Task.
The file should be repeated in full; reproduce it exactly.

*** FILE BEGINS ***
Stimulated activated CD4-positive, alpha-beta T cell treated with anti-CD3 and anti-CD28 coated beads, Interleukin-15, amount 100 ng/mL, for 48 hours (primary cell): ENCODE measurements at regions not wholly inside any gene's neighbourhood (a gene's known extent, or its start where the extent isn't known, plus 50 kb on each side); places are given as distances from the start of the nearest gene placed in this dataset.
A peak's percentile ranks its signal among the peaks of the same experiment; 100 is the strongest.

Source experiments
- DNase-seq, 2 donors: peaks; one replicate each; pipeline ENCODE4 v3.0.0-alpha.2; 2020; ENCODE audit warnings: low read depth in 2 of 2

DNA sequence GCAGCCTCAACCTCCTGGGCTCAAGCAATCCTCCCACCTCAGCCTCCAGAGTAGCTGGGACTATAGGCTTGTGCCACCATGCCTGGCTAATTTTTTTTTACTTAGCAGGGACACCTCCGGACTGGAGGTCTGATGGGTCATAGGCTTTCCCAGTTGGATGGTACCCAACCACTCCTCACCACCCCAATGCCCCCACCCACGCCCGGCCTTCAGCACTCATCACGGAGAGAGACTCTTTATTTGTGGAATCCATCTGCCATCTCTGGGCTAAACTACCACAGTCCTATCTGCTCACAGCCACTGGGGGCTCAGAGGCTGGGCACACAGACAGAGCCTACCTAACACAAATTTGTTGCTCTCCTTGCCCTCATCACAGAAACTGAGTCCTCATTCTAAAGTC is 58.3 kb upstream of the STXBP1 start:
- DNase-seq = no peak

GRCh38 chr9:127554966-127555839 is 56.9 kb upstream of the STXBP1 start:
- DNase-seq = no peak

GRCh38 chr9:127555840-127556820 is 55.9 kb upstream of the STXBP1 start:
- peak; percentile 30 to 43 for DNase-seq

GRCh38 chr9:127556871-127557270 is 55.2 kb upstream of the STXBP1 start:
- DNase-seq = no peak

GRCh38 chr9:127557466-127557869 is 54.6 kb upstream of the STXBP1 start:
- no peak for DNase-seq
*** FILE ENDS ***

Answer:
Stimulated activated CD4-positive, alpha-beta T cell treated with anti-CD3 and anti-CD28 coated beads, Interleukin-15, amount 100 ng/mL, for 48 hours (primary cell): ENCODE measurements at regions not wholly inside any gene's neighbourhood (a gene's known extent, or its start where the extent isn't known, plus 50 kb on each side); places are given as distances from the start of the nearest gene placed in this dataset.
A peak's percentile ranks its signal among the peaks of the same experiment; 100 is the strongest.

Source experiments
- DNase-seq, 2 donors: peaks; one replicate each; pipeline ENCODE4 v3.0.0-alpha.2; 2020; ENCODE audit warnings: low read depth in 2 of 2

DNA sequence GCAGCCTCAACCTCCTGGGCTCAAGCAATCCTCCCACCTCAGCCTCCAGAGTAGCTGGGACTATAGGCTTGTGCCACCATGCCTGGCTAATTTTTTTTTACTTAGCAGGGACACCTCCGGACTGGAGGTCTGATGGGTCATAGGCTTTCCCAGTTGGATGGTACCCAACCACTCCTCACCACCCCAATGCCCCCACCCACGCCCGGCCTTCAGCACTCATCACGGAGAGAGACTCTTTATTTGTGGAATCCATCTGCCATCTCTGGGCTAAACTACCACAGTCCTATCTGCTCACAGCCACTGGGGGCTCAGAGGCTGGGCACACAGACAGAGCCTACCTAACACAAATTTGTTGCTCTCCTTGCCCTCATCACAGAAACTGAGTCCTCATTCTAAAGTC is 58.3 kb upstream of the STXBP1 start:
- DNase-seq = no peak

GRCh38 chr9:127554966-127555839 is 56.9 kb upstream of the STXBP1 start:
- DNase-seq = no peak

GRCh38 chr9:127555840-127556820 is 55.9 kb upstream of the STXBP1 start:
- peak; percentile 30 to 43 for DNase-seq

GRCh38 chr9:127556871-127557270 is 55.2 kb upstream of the STXBP1 start:
- DNase-seq = no peak

GRCh38 chr9:127557466-127557869 is 54.6 kb upstream of the STXBP1 start:
- no peak for DNase-seq